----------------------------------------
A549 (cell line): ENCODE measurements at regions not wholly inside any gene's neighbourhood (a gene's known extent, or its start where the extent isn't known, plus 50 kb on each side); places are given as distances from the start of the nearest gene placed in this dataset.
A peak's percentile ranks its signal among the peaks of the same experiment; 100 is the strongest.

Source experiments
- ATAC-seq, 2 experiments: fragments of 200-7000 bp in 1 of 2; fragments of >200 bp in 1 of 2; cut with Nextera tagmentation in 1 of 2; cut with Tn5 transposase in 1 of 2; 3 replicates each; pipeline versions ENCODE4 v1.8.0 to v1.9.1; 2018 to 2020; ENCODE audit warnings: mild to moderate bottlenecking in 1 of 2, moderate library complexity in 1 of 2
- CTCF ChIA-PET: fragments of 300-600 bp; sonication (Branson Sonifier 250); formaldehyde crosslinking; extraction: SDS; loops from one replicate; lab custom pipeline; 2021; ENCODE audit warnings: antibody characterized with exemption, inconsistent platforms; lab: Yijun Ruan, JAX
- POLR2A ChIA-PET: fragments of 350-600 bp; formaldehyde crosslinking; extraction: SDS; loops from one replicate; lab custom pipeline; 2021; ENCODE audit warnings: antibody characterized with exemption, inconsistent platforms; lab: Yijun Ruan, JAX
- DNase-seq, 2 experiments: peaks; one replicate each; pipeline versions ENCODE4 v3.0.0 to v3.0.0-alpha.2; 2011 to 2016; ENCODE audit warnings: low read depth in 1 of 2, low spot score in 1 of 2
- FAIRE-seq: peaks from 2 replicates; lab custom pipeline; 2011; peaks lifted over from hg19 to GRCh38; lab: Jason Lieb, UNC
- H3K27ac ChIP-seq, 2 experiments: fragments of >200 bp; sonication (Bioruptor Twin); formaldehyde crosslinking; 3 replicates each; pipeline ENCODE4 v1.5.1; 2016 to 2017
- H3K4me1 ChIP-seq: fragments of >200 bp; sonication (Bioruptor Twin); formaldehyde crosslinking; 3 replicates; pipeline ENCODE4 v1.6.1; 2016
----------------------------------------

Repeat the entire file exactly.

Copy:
A549 (cell line): ENCODE measurements at regions not wholly inside any gene's neighbourhood (a gene's known extent, or its start where the extent isn't known, plus 50 kb on each side); places are given as distances from the start of the nearest gene placed in this dataset.
A peak's percentile ranks its signal among the peaks of the same experiment; 100 is the strongest.

Source experiments
- ATAC-seq, 2 experiments: fragments of 200-7000 bp in 1 of 2; fragments of >200 bp in 1 of 2; cut with Nextera tagmentation in 1 of 2; cut with Tn5 transposase in 1 of 2; 3 replicates each; pipeline versions ENCODE4 v1.8.0 to v1.9.1; 2018 to 2020; ENCODE audit warnings: mild to moderate bottlenecking in 1 of 2, moderate library complexity in 1 of 2
- CTCF ChIA-PET: fragments of 300-600 bp; sonication (Branson Sonifier 250); formaldehyde crosslinking; extraction: SDS; loops from one replicate; lab custom pipeline; 2021; ENCODE audit warnings: antibody characterized with exemption, inconsistent platforms; lab: Yijun Ruan, JAX
- POLR2A ChIA-PET: fragments of 350-600 bp; formaldehyde crosslinking; extraction: SDS; loops from one replicate; lab custom pipeline; 2021; ENCODE audit warnings: antibody characterized with exemption, inconsistent platforms; lab: Yijun Ruan, JAX
- DNase-seq, 2 experiments: peaks; one replicate each; pipeline versions ENCODE4 v3.0.0 to v3.0.0-alpha.2; 2011 to 2016; ENCODE audit warnings: low read depth in 1 of 2, low spot score in 1 of 2
- FAIRE-seq: peaks from 2 replicates; lab custom pipeline; 2011; peaks lifted over from hg19 to GRCh38; lab: Jason Lieb, UNC
- H3K27ac ChIP-seq, 2 experiments: fragments of >200 bp; sonication (Bioruptor Twin); formaldehyde crosslinking; 3 replicates each; pipeline ENCODE4 v1.5.1; 2016 to 2017
- H3K4me1 ChIP-seq: fragments of >200 bp; sonication (Bioruptor Twin); formaldehyde crosslinking; 3 replicates; pipeline ENCODE4 v1.6.1; 2016